Marshall native receives College of St. Benedict award
RAPID CITY, S.D. — Andrea Carrow Morsching was initially a little disappointed when she heard she was receiving the College of St. Benedict Decade Award. She had nominated a friend who is in the health care field who she thought was more deserving.
Nevertheless, Morsching said she was “really honored and really humbled” to receive the award from her alma mater. The award was given, along with three others, during a reunion banquet June 22.
Morsching, the daughter of Jolene and Richard Carrow of rural Marshall, talked on the phone to the Independent the following week while visiting her in-laws in Rapid City, South Dakota.
In her acceptance speech at the St. Benedict’s reunion, Morsching wanted to make two main points. Speaking as someone who is 10 years out of graduating from college, she wanted to tell others that “if you’re not happy with the way your life is going right now, there is still plenty of time to change it.”
She also said people should talk about their accomplishments as a way to inspire others. “When you hit goals, talk about it.” Hearing someone’s story might help “people get through difficult times.”
After visiting relatives in the States, Morsching, her husband, Kirby, and 5-month-old son, Sam, will go back to Singapore where she is in the middle of a two-year contract as a Southeast Asia business development manager for 3M’s health care team.
The College of St. Benedict chose to honor Morsching because of her global outlook on life. She has visited or lived in many countries starting when she was an undergraduate student.
In 2007 while on a semester abroad program in Guatemala, she and other students volunteered with a local fair trade coffee organization. These students saw firsthand the importance, both socially and economically, of fair-trade coffee in their study abroad community, according to the award notes. They spread the word about the importance of fair trade (equitable wages to growers and ecologically-sound practices).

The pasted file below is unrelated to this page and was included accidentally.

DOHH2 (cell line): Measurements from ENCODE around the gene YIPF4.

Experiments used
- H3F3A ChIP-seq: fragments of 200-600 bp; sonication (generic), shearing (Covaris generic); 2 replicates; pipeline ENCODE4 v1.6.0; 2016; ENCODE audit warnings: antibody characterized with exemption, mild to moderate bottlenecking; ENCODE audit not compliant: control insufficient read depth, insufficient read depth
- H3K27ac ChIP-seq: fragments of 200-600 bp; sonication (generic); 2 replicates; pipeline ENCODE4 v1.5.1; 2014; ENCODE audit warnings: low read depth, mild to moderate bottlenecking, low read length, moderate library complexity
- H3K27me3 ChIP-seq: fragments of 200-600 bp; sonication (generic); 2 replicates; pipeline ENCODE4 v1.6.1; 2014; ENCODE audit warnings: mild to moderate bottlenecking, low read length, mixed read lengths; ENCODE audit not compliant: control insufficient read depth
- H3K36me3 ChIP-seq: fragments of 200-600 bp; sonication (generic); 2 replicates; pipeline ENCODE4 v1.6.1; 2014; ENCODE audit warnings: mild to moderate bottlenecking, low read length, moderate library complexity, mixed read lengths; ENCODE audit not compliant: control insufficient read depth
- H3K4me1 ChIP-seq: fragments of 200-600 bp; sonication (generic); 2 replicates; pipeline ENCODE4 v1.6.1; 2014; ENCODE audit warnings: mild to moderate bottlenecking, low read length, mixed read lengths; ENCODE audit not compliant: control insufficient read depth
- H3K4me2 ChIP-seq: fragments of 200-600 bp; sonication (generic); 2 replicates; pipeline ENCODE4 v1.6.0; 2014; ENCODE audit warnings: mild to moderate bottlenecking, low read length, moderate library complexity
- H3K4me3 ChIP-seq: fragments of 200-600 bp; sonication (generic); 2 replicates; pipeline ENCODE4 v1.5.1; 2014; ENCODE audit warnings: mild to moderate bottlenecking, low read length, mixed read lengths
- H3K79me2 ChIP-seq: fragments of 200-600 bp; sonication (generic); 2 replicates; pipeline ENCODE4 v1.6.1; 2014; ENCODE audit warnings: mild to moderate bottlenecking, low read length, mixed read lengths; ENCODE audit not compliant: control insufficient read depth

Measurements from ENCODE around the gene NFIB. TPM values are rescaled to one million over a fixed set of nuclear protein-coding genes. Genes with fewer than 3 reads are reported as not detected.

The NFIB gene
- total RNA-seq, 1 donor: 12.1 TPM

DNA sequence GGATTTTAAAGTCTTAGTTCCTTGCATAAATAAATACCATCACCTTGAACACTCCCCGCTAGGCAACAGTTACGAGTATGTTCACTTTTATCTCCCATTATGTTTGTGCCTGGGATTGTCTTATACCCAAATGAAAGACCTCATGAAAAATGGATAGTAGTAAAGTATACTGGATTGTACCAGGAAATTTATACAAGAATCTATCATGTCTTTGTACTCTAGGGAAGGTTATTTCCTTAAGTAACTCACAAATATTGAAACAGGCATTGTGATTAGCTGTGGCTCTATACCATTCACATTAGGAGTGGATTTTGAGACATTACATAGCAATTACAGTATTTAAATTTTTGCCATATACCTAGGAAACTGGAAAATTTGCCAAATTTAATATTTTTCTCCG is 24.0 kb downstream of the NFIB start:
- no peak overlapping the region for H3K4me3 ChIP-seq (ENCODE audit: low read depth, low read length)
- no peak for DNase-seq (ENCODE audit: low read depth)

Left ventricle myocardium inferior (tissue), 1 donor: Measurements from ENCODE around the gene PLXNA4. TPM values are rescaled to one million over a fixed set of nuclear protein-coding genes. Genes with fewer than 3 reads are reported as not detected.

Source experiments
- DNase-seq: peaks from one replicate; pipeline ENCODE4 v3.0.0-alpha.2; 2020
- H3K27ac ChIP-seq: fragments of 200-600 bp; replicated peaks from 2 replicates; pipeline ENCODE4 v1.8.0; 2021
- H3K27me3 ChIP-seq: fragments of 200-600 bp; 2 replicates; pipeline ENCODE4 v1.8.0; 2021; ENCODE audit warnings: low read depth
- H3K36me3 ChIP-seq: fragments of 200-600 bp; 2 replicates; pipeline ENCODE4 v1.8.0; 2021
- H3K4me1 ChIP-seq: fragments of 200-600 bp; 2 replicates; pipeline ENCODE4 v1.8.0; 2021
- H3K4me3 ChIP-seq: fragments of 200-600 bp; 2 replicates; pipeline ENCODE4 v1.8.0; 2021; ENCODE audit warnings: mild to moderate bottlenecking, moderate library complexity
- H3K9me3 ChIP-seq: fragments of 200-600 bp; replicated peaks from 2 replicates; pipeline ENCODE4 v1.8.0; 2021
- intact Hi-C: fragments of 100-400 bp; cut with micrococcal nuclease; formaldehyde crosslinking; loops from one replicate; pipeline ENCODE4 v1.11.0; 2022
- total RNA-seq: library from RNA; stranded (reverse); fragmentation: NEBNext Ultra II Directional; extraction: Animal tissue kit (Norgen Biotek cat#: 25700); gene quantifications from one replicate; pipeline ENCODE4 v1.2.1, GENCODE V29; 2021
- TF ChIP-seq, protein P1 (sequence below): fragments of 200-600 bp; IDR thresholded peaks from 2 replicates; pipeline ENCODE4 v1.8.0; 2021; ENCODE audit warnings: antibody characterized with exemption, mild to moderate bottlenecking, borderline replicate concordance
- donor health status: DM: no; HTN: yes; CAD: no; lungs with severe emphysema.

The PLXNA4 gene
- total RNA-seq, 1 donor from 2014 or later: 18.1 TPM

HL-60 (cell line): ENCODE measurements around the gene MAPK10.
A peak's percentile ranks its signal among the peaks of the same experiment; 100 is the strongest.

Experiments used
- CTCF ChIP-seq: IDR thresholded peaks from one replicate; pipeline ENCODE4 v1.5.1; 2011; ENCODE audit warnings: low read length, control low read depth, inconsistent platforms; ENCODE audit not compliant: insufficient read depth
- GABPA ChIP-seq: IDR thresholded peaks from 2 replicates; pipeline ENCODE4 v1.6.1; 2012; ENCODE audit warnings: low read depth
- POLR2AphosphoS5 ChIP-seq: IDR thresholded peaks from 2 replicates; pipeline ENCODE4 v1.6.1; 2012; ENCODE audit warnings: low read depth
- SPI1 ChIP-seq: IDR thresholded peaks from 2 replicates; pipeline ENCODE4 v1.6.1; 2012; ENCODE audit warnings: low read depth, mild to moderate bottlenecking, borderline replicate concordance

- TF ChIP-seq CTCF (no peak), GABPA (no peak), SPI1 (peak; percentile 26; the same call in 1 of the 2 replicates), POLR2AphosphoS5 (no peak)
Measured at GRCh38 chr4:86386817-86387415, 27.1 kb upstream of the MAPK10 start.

By spring 2008, Morsching, then Carrow, and her fellow students had created a documentary titled “Somos de Café.” The experience led Morsching to found Extending the Link, an annual program that empowers students to highlight global under-told stories through documentary filmmaking.
In addition to her legacy with Extending the Link, she served on a nonprofit board of directors for an organization (Luminarias) that connects vulnerable Guatemalan girls to educational opportunities.
She also completed a May term in Spain, semesters abroad in Guatemala and Venezuela, and additional programs in China and Dubai before moving to Mexico for a Latin American Business Development lead job after graduation.
Morsching then returned to Spain for an MBA at one of the world’s top business schools (IE Business School), where she focused on strategy and corporate finance.
Traveling to foreign countries “opened my eyes to a whole other world out there,” she said.
Morsching is used to travel. In the farming off-season her family would travel. She has seen all 50 states.
“For two or three weeks in the summer we would all pile in a caravan and drive across the states eating bologna sandwiches and stopping to take pictures,” she said.
“We would go to places like Mount Rushmore and Yellowstone.”
Morsching speaks fluent Spanish and “basic” Portuguese from living in Brazil. In Singapore, the official language is English, so she is able to navigate the international city.
“Singapore is a great place to live,” she said. “We’ve traveled all over southeast Asia.”